Category Archives: Physics

Information geometry (part 3/3)

Insofar as quantum mechanics can be regarded as an extension of (classical) probability theory, most of the concepts developed in the previous two parts of this sequence can be extended to quantum information theory as well, thus giving rise to … Continue reading

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Boundary conditions in AdS/CFT

The issue of boundary conditions in AdS/CFT has confused me for years; not because it’s intrinsically complicated, but because most of the literature simply regurgitates a superficial explanation for the standard prescription which collapses at the first inquiry. Typically, the … Continue reading

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Tomita-Takesaki in Rindler space

Rindler space provides a convenient example to elucidate some basic properties of AQFT — specifically Tomita-Takesaki theory — in what is arguably the case of greatest interest to high-energy theorists. We shall begin by introducing a few fundamental objects in … Continue reading

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Information geometry (part 2/3)

In the previous post, we introduced the -connection, and alluded to a dualistic structure between and . In particular, the cases are intimately related to two important families of statistical models, the exponential or e-family with affine connection , and … Continue reading

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Information geometry (part 1/3)

Information geometry is a rather interesting fusion of statistics and differential geometry, in which a statistical model is endowed with the structure of a Riemannian manifold. Each point on the manifold corresponds to a probability distribution function, and the metric … Continue reading

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Disjoint representations and particle ontology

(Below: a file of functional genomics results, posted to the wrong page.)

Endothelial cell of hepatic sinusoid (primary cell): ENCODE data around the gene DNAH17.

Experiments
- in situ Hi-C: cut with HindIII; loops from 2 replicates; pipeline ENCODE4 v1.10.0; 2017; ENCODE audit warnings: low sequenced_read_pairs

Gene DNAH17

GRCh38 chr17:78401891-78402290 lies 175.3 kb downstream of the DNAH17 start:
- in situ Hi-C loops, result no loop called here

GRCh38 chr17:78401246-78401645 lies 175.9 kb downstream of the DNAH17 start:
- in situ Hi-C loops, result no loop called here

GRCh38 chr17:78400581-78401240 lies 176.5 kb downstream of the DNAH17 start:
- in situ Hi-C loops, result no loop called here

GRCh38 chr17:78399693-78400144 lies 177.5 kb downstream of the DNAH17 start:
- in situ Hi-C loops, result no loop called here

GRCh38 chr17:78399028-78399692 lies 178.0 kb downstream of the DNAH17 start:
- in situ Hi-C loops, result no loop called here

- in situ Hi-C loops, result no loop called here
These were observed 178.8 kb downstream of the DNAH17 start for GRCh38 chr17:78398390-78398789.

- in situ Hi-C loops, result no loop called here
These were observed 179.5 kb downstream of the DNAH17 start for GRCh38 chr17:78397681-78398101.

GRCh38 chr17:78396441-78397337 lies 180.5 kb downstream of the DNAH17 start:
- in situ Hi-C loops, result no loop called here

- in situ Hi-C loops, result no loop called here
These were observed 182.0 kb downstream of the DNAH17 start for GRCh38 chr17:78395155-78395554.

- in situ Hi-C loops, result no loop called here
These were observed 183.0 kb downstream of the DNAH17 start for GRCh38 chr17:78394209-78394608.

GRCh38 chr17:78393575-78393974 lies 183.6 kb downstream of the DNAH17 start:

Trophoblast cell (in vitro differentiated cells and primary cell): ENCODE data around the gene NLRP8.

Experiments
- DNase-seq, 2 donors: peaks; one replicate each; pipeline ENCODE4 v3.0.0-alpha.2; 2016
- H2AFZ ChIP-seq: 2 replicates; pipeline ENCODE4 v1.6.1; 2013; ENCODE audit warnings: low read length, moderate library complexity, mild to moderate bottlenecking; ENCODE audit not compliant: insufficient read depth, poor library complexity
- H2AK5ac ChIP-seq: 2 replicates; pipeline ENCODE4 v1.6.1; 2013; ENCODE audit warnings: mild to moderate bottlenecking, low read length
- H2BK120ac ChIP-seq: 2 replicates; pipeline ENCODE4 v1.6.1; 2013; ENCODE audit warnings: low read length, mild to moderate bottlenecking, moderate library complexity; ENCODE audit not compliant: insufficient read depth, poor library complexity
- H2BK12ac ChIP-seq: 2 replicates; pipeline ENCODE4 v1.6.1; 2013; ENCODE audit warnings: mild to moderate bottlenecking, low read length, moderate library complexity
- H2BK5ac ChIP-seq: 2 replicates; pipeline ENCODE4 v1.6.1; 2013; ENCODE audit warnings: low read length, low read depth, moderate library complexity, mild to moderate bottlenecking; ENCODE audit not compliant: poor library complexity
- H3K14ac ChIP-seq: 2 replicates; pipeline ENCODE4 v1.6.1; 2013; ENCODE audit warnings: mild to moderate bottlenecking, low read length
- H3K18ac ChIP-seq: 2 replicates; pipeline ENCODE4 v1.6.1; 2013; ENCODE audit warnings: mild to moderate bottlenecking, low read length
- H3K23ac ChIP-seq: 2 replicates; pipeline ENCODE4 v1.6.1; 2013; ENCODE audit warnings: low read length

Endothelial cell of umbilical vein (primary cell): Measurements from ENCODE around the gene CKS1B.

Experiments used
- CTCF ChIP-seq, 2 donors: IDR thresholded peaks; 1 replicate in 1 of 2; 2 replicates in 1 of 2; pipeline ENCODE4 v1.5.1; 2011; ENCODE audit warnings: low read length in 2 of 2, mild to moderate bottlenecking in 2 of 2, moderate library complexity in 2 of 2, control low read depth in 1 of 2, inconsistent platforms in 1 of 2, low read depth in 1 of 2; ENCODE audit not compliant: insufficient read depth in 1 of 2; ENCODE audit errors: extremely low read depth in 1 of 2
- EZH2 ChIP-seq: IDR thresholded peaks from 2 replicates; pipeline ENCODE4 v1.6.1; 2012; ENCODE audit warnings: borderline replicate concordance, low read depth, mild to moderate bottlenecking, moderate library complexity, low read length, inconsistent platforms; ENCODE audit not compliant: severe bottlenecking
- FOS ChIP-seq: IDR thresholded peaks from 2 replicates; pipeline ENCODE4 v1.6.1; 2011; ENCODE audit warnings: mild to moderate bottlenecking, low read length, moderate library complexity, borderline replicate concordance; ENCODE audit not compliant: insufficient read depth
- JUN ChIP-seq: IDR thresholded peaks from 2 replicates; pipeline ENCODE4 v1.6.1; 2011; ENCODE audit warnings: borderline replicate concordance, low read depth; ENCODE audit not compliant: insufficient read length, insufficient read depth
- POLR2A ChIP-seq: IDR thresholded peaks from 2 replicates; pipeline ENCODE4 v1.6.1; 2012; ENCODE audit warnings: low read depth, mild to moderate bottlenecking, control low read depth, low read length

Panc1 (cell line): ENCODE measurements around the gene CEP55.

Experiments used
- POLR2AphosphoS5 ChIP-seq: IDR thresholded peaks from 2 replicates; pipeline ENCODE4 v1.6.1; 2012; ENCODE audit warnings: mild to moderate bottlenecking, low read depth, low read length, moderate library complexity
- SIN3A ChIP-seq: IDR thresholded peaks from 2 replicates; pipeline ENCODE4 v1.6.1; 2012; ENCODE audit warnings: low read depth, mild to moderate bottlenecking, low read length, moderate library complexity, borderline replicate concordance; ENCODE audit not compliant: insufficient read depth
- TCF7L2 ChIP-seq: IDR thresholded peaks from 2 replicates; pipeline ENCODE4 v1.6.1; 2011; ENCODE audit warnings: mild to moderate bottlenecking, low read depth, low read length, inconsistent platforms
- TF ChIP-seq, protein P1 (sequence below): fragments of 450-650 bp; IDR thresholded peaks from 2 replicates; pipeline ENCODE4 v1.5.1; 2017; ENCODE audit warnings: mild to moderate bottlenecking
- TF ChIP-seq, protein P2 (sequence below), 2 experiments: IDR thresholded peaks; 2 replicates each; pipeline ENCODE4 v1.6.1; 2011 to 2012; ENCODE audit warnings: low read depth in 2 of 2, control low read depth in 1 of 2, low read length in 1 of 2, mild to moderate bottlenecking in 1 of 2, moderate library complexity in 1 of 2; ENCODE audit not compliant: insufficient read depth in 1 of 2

There is a beautiful paper by Clifton and Halvorson [1], which discusses the ontology of particles in quantum field theory using the famous example of Minkowski vs. Rindler quantizations of a free bosonic field. What is especially nice about this … Continue reading

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The Reeh-Schlieder Theorem

The Reeh-Schlieder theorem is perhaps the most notorious result in algebraic quantum field theory, simultaneously one of the least intuitive and most fundamental. Denote the vacuum sector of Hilbert space, which consists of all states that can be created from … Continue reading

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General covariance, diffeomorphism invariance, and background independence

My attempts to understand the significance of diffeomorphism invariance in general relativity have been hampered by the confusion surrounding active vs. passive transformations, invariance vs. (general) covariance, background independence, etc. This post comprises my ambitious attempt to settle the matter … Continue reading

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Decoherence with holography

I recently read an interesting paper [1] that uses holography to study decoherence in strongly-coupled systems. It relies on the fact that, in the case of a linear coupling between the subsystem and the environment, the Feynman-Vernon influence functional — … Continue reading

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General relativity or gravitons?

Question: How is the existence of a graviton consistent with the GR paradigm of gravity as a purely geometrical effect? Answer: Ontologically, it’s not! Gravitons are predicated on a quantum field-theoretic formulation of gravity, while spacetime curvature is the corresponding … Continue reading

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